Your country needs your children – MoD targets teens to fix recruitment crisis

  • More than 1 in 10 Army recruits are now just 16 years old
  • More than 1 in 4 are under 18 – too young to be deployed

Amid ongoing controversy around the MoD’s struggling recruitment campaigns for the armed forces, figures published this week reveal that the Army has resorted to increasing numbers of 16-year-olds in an attempt to fix the recruitment shortfall.

Annual personnel figures published by the MoD on Thursday show an increase in the number of 16-year-olds recruited from 9 per cent of total Army intake in 2012/13 to 13 per cent in 2013/14. Many of them would have begun the enlistment process when they were 15 years old. More than one in four (27 per cent) Army recruits last year were under 18 – too young to be deployed into hostilities. In total numbers, recruitment figures for 16- and 17-year-olds were higher than for any other age groups.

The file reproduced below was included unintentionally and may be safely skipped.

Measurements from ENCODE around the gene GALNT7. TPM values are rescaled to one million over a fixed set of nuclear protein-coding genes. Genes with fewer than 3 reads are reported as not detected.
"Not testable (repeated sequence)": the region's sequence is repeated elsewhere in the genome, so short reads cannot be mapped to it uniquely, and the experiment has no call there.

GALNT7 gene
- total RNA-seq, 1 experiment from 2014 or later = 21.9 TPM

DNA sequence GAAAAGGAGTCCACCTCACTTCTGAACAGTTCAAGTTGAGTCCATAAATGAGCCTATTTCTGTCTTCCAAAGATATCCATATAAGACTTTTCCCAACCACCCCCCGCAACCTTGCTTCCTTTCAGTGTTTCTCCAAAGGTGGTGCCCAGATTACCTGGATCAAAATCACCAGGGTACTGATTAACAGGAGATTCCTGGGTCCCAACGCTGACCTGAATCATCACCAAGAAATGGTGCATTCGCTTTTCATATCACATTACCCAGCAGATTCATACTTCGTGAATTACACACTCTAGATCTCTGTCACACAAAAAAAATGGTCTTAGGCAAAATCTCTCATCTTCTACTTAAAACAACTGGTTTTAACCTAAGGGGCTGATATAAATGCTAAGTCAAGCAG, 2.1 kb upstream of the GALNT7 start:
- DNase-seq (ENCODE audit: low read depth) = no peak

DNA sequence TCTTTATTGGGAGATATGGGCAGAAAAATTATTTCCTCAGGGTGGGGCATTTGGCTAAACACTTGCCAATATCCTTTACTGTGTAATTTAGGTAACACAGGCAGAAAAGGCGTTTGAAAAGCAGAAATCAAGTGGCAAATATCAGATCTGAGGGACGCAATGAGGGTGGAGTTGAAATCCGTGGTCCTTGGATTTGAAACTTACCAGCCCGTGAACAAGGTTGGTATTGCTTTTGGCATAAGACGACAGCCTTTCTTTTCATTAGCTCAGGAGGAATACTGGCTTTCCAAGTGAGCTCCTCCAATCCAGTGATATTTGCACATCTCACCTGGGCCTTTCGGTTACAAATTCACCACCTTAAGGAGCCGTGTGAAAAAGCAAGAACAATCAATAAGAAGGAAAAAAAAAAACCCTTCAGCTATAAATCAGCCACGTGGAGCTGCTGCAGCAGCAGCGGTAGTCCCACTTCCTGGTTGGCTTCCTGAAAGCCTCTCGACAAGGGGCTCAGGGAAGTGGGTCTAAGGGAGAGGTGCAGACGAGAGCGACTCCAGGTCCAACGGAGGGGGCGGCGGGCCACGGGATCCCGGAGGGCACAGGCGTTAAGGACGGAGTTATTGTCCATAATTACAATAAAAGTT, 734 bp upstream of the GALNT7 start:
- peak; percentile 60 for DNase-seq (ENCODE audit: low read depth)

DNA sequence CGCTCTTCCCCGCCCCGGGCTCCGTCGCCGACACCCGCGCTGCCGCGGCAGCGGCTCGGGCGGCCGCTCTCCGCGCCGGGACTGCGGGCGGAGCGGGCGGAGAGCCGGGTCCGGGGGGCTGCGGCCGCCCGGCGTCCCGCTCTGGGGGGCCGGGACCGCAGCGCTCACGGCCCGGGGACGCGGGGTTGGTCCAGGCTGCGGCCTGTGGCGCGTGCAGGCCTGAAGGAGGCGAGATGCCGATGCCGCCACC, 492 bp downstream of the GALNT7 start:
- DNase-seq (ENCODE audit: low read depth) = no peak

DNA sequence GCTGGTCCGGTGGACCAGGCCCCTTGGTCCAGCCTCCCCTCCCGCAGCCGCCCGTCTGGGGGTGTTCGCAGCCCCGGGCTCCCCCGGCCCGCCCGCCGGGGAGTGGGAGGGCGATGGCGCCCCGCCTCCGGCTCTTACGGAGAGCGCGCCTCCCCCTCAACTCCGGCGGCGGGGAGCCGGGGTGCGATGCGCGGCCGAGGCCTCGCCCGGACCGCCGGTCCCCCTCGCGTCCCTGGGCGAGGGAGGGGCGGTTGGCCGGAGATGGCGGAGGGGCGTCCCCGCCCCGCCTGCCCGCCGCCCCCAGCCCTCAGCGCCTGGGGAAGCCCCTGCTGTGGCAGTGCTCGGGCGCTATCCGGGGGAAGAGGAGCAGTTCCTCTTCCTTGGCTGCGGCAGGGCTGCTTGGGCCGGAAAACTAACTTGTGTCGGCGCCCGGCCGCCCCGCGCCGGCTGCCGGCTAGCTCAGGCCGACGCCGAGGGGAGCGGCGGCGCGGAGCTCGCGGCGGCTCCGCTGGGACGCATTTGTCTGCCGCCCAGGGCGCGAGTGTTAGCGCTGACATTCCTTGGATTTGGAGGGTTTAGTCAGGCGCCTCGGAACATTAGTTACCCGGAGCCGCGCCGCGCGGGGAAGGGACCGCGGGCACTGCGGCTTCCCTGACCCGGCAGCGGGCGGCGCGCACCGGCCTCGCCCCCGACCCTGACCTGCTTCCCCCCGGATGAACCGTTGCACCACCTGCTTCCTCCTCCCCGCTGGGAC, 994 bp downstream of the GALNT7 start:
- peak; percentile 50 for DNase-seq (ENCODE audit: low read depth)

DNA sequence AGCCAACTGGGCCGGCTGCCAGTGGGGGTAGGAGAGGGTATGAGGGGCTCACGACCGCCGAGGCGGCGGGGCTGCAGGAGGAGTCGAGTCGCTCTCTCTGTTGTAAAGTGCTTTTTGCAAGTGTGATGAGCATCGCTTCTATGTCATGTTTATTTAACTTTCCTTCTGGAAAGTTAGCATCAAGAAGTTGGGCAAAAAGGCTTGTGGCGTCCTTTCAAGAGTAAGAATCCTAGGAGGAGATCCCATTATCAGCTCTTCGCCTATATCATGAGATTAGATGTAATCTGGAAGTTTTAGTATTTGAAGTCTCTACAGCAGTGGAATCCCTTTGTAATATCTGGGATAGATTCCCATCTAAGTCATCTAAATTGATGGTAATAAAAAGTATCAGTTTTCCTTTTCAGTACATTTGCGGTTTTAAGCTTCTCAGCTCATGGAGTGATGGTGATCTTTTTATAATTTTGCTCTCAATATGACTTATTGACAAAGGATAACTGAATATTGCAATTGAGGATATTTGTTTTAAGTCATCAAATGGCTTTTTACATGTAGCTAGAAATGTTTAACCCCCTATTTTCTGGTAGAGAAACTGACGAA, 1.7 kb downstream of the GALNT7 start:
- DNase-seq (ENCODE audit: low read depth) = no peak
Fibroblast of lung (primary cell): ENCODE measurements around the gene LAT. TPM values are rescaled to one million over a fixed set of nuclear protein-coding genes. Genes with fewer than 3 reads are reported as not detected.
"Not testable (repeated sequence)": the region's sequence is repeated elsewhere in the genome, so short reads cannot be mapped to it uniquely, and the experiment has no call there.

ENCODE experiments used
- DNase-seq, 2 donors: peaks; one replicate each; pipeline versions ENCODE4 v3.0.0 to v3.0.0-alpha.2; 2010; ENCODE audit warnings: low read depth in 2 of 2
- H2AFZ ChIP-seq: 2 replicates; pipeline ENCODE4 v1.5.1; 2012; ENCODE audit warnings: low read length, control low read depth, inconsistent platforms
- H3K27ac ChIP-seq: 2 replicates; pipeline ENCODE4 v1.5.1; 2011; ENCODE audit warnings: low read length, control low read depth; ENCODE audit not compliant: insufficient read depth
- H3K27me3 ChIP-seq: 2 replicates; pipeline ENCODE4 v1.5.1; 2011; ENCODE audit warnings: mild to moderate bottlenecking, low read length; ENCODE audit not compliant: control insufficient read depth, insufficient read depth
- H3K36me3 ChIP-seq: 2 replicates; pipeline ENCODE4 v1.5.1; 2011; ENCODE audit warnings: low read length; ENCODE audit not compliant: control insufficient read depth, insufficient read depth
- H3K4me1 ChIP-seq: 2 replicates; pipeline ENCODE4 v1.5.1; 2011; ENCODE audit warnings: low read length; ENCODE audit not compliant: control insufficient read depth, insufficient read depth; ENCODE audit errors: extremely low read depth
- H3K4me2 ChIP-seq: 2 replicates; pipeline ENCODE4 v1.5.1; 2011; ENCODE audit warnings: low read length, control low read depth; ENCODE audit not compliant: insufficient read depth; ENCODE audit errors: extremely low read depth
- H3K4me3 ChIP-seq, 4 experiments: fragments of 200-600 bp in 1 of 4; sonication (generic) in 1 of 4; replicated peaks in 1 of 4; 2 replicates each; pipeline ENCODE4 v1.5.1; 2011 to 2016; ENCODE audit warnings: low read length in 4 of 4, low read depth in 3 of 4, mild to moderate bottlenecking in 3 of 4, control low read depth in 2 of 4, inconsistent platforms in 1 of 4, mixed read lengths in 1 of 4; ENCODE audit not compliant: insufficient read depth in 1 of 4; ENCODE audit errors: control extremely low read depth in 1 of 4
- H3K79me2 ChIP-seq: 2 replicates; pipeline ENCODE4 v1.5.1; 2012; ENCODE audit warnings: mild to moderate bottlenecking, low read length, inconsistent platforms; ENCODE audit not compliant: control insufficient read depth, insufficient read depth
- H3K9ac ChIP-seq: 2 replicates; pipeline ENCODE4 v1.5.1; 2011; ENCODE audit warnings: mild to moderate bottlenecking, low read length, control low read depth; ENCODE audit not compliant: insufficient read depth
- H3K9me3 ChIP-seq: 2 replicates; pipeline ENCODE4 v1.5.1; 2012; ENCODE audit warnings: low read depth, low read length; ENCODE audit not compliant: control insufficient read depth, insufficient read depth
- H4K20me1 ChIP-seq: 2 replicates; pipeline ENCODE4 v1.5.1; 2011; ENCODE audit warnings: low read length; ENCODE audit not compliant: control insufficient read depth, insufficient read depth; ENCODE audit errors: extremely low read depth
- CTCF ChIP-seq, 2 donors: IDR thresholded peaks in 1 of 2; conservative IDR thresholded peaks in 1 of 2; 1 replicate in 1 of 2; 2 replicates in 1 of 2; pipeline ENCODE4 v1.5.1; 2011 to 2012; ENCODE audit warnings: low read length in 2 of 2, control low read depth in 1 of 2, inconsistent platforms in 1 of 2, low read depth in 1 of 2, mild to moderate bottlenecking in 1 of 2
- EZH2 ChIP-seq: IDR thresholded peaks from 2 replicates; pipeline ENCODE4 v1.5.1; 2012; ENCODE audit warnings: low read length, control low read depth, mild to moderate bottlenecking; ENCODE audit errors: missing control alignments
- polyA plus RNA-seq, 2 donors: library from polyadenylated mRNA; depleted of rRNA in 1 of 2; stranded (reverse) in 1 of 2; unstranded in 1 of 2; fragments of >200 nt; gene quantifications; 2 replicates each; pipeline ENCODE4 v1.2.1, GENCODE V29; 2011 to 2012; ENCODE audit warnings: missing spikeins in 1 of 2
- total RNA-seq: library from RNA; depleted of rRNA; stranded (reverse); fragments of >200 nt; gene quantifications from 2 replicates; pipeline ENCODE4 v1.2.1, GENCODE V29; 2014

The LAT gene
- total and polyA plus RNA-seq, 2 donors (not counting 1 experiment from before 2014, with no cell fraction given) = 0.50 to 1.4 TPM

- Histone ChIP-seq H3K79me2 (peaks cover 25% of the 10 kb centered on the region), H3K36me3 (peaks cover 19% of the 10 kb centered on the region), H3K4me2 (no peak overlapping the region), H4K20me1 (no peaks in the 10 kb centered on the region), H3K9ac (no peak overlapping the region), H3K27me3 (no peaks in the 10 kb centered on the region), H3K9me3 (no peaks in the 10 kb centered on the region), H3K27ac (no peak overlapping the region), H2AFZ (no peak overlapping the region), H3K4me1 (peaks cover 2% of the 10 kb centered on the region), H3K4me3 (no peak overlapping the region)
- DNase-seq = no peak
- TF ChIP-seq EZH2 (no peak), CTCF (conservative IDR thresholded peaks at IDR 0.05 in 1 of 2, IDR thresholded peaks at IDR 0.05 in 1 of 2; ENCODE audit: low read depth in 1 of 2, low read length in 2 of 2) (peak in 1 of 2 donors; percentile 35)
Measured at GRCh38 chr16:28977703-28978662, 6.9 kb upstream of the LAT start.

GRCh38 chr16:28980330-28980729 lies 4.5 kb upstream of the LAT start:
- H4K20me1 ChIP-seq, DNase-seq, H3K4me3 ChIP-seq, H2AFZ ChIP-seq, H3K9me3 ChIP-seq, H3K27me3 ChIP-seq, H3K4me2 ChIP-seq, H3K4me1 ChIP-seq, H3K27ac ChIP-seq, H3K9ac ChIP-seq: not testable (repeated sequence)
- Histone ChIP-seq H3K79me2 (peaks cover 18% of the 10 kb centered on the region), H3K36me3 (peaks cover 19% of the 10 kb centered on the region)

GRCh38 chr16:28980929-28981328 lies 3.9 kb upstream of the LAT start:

These figures are released just a few months after the Defence Select Committee expressed frustration at the MoD’s continued failure to produce any evidence to justify its policy of recruiting minors, which research has shown to be financially and operationally unsound. The Defence Committee had previously challenged the MoD to conduct a cost-benefit analysis of the policy in July 2013.

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UK under fire for recruiting an ‘army of children’